Why am I choosing to leave a near-decade long and well paying job — not to mention my family and creature comforts of home — to spend the next six months hiking the oldest mountain range in the world?
Most people live with regret rather well. Heck, I’ve made some life choices of my own that I’d rather not admit, but that’s life. Yet the older I’ve gotten, I can’t allow the deeply rooted vein of discontent with letting things slip through my proverbial fingers, to continue.
It was in the middle of 2012 that I found out that my biological father had passed, and for both obvious and too-long-to-blog-about-now reasons, it destroyed me emotionally. There had, for many years, been a yearning to contact him; I wanted to let him know that I was ok. I didn’t exactly want to have a relationship with him, but I think I always wanted him to know that his first and eldest son was okay, even if I hadn’t seen him for 30 years. Riddled with deep guilt and regret, I knew I would have to live with this forever.
As I write this, rolling northbound on a commuter train headed for Manhattan, I watch trees and countryside slide past my window. Including today, I have five days left at the office. A place that, for almost nine years, I have considered my second home. The closer I get to my final day, I know deep in my soul that I have always wanted to do something like this; to place myself in the path of adversity, to hand over my fate to the challenge of the trail: nothing has ever felt so right.
Canceling my monthly train pass this morning, it dawned on me — as it has been for a while — that I’m really doing this.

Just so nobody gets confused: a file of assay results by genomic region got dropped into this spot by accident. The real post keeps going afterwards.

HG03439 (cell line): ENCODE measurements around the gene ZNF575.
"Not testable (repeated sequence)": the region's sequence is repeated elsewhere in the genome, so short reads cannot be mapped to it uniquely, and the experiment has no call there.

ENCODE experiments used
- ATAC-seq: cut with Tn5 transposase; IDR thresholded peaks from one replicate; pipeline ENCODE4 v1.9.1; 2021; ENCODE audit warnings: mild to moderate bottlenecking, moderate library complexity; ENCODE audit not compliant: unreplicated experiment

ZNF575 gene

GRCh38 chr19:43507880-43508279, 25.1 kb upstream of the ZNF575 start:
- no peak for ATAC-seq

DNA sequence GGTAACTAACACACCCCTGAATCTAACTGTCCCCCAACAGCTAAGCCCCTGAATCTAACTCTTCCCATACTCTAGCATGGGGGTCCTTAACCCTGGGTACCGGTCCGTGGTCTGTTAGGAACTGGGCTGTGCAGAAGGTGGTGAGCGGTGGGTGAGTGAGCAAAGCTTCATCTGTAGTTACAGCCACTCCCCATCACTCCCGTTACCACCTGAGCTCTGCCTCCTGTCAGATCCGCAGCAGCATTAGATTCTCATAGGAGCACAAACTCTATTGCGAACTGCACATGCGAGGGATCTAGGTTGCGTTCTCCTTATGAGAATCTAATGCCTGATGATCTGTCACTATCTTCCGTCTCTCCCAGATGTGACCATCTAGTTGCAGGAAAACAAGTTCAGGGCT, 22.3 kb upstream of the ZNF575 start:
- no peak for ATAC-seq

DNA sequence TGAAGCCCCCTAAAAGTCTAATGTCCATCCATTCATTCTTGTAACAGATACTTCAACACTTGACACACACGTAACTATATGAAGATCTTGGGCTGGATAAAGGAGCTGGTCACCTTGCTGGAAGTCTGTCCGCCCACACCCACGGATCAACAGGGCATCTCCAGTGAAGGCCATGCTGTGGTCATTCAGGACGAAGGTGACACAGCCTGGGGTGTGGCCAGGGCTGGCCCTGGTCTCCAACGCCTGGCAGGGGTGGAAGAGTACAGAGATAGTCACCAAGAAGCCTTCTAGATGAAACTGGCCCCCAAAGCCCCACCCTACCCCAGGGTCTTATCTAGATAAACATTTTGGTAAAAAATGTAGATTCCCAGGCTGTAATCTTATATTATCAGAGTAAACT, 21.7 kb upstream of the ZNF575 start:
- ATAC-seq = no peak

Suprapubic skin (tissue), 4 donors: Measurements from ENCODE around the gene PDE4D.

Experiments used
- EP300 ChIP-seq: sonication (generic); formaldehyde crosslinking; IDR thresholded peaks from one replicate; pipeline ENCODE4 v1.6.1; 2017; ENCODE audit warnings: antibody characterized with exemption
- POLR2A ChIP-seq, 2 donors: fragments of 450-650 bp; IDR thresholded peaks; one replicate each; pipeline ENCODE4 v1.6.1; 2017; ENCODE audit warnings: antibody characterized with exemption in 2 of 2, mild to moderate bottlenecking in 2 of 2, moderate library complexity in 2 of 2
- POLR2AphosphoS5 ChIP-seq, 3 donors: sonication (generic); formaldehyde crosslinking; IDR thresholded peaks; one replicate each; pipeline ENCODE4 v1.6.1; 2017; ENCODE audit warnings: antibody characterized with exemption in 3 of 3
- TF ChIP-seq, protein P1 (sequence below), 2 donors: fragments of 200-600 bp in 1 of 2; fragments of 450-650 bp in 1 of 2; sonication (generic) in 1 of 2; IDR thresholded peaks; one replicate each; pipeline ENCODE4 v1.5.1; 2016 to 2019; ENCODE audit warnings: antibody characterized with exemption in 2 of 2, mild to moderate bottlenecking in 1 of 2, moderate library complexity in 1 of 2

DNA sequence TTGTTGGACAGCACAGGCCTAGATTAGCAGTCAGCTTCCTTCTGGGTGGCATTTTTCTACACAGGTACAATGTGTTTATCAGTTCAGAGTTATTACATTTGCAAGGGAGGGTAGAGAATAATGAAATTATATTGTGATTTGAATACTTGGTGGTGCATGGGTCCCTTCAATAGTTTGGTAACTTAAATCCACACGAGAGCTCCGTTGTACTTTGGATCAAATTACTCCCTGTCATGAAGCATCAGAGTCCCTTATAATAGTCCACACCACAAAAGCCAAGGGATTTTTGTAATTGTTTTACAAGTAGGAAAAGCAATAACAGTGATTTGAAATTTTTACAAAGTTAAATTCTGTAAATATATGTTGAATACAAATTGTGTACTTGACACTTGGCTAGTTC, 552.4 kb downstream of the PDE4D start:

Thinking about standing at mile marker zero on the summit of Springer Mountain in March, I can’t help but ponder over the things I’m about to leave behind: my wife, extended family, a comfortable home, and a successful career.
I’ve also come to realize that no amount of AT guidebooks or trail maps are going to prepare me for the emotionally challenging times that lay ahead.
I read an interesting quote earlier this week, a tidbit of a phrase that resonated deeply: life begins where your comfort zone ends.
The Appalachian Trail, the “AT”.
The length of the AT can change from year to year, being somewhere between 2,172 and 2,180 miles long (the trail is constantly being modified due to zoning, weather, etc), stretching from Springer Mountain in Georgia, to Mount Katahdin in Maine.
Around 2,000 hikers from around the world attempt to thru-hike the AT — hiking the entire trail in one season — and, according to the Appalachian Trail Conservancy, only 20-25% actually succeed. Injury, illness, and the emotional drain are why many acquiesce to the strains of the trail.
Trail life isn’t for everybody; there are no luxury ablutions, no electrical outlets in the trees, no diners or ATMs. Living in tents and hammocks, hikers will spend night after night in the wild, oftentimes eating carb and fat-heavy foods such as chocolate, nuts, breads and more – I’ve even read many choose to carry (although not a lightweight choice) jars of Nutella spread for it’s heavy fat and sugar content. Looks like a new food group will be joining me, then.
I plan on standing atop Springer Mountain in mid-March. A journey that I feel is the right time for me. I will be leaving my nine-year career as a Vice President with a top New York City recruiting firm on January 31st to follow another path; one of discovery. A journey inwards.